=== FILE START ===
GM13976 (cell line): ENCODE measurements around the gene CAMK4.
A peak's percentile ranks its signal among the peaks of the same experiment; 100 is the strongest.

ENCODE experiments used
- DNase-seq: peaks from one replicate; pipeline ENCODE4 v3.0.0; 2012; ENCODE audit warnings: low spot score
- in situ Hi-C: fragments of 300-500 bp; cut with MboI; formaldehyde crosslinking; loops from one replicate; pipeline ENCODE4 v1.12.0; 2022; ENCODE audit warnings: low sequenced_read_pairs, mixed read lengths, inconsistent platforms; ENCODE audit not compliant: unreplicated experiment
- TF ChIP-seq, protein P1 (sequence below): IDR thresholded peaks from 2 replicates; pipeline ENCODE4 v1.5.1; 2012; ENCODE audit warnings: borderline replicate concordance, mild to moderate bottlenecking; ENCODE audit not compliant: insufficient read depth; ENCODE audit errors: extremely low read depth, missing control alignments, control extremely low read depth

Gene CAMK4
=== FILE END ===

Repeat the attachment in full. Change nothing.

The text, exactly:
GM13976 (cell line): ENCODE measurements around the gene CAMK4.
A peak's percentile ranks its signal among the peaks of the same experiment; 100 is the strongest.

ENCODE experiments used
- DNase-seq: peaks from one replicate; pipeline ENCODE4 v3.0.0; 2012; ENCODE audit warnings: low spot score
- in situ Hi-C: fragments of 300-500 bp; cut with MboI; formaldehyde crosslinking; loops from one replicate; pipeline ENCODE4 v1.12.0; 2022; ENCODE audit warnings: low sequenced_read_pairs, mixed read lengths, inconsistent platforms; ENCODE audit not compliant: unreplicated experiment
- TF ChIP-seq, protein P1 (sequence below): IDR thresholded peaks from 2 replicates; pipeline ENCODE4 v1.5.1; 2012; ENCODE audit warnings: borderline replicate concordance, mild to moderate bottlenecking; ENCODE audit not compliant: insufficient read depth; ENCODE audit errors: extremely low read depth, missing control alignments, control extremely low read depth

Gene CAMK4